Ronald Reagan signed the historic Kemp-Roth tax cut into law on Aug. 21, 1981. Reagan’s tax cuts should be seen in the context of Abraham Lincoln’s Emancipation Proclamation. Excessive taxes make taxpayers slaves of the government that imposes them, while tax relief frees people to maximize their creativity and productivity, which the 1981 tax cuts clearly demonstrated.
The intensity of average Americans — and tax reduction advocates — for tax reform should drive the Republican congressional majorities to take out their tax ax and move quickly to pass ideal tax reform legislation this fall, regardless of what lame-duck President Obama has to say about it. Mr. Obama’s veto of it will only demonstrate to the American people once again why a new Republican president is so badly needed to restore America.
Tax reform must involve major tax rate reductions to restore long overdue, traditional American economic growth of at least 4 percent. Republican tax reform should adopt the same low flat rate for everyone, for all income, while allowing an unlimited tax deduction for savings and investment (the equivalent of an unlimited IRA), and full expensing (immediate deduction) for business investment, replacing arbitrary depreciation tables. That would convert our current income tax to a consumption tax, which would maximize savings, investment, new jobs and rising wages for all income levels.
A federal corporate income tax rate of zero percent would bring home billions of offshore dollars and make America a magnet for international investment and jobs. Republicans should terminate all crony-capitalist, special-interest credits and deductions as well, such as Mr. Obama’s corporate-welfare tax expenditures for costly, inefficient “green” energy. Congressional Republicans must challenge the entire climate change establishment, and end the tax subsidies for so-called “renewables” that are increasing the average family’s cost of gasoline, electricity, home heating, and the goods and services they buy.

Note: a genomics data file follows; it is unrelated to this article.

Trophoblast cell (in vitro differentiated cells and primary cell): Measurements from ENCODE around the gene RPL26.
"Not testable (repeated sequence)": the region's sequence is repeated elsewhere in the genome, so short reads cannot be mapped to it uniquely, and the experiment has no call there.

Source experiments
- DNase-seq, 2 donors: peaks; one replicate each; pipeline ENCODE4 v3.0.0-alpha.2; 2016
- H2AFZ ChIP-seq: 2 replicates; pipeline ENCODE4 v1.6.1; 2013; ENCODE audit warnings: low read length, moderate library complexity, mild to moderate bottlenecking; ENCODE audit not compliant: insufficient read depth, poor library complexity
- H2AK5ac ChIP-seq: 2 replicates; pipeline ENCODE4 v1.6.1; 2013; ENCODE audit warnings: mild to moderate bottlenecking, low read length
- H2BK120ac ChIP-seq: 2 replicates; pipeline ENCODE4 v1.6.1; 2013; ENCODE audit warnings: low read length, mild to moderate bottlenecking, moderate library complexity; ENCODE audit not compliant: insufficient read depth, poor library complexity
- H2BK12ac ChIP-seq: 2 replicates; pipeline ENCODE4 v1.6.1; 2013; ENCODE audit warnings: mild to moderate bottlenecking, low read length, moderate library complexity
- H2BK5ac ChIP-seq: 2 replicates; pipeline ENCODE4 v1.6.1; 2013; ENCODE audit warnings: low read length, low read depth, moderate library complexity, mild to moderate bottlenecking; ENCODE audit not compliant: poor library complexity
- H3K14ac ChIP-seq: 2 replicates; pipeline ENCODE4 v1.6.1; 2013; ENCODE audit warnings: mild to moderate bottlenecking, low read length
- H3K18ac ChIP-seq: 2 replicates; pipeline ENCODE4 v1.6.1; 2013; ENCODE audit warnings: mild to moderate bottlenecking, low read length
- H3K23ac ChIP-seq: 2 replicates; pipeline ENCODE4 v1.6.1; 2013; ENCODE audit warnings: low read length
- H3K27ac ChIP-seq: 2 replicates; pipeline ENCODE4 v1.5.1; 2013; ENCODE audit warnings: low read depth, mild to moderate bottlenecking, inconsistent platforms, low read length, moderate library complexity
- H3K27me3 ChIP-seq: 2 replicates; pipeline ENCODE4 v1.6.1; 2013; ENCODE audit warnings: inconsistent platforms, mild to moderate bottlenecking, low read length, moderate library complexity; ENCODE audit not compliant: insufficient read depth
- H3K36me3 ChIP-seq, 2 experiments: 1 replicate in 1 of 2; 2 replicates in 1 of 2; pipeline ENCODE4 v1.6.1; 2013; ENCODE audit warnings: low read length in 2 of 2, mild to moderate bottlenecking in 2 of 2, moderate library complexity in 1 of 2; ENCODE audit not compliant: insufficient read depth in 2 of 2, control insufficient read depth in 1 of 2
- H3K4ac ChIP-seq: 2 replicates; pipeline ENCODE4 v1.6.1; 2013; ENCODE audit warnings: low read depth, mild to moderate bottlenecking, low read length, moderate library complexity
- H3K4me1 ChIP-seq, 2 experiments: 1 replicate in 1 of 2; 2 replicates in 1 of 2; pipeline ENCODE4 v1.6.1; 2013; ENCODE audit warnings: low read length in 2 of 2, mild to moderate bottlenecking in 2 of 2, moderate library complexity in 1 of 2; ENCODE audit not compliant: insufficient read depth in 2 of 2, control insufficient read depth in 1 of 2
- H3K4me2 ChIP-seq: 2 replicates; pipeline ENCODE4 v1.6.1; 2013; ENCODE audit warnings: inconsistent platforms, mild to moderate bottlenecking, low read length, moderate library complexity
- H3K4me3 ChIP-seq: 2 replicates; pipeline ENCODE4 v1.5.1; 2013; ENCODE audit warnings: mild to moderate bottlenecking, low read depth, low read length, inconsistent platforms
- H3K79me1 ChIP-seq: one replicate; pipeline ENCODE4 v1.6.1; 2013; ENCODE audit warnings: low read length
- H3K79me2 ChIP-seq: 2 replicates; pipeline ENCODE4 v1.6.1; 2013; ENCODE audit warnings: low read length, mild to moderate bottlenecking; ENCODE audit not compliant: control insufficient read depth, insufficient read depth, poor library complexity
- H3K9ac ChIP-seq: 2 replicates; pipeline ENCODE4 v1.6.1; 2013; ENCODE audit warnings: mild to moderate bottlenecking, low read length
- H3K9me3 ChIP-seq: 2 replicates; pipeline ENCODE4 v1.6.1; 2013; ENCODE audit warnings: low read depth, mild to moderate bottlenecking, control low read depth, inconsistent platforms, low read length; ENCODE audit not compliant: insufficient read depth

With such proposed reform, there would be no opportunity for “progressive” demagogues such as Hillary Clinton, Elizabeth Warren and Bernie Sanders to make wild claims about billionaires paying lower tax rates than their secretaries. How can they expect to lead our country out of its economic malaise when they have no concept of how dynamic incentives really work?
Let’s have a reality check on how America is currently being destroyed by “progressive” tax rates and policies: The top 1 percent already pay 40 percent of all federal income taxes, about twice their share of national income. The top 20 percent carry virtually the whole load of federal income taxes, paying 93 percent. The middle 20 percent pay less than 5 percent of federal income taxes, while earning three times as much of the national income. The bottom 40 percent get paid out of federal income taxes.
Even if we count payroll taxes and all other federal taxes, the top 1 percent still pays 24 percent of the total, which is still more than their share of income. The top 20 percent pay 70 percent of all federal taxes. The middle 20 percent pay 8.9 percent of all federal taxes, still much less than their share of income.
If we follow the sophomoric, flower-child notions of progressives, and raise taxes still more on the nation’s savers, investors and successful small businesses, that would mean even less invested in the new jobs needed to increase demand for labor, and to raise wages. That would harm not the rich, who would just increase investment in more tax-friendly foreign jurisdictions, but the middle class and working people. This is why middle-class wages and incomes for the entire bottom 80 percent of earners have been declining while Mr. Obama has been president, increasing income inequality.
Immediate action by both houses of Congress on powerful, pro-growth tax reform, with President Obama vetoing it, would frame the tax and economic growth issues for all voters to see prior to 2016.
• Lew Uhler is founder and chairman of the National Tax Limitation Committee and the National Tax Limitation Foundation. Peter Ferrara is a senior fellow for the Heartland Institute, and senior policy adviser for budget and entitlement reform policy for the National Tax Limitation Foundation.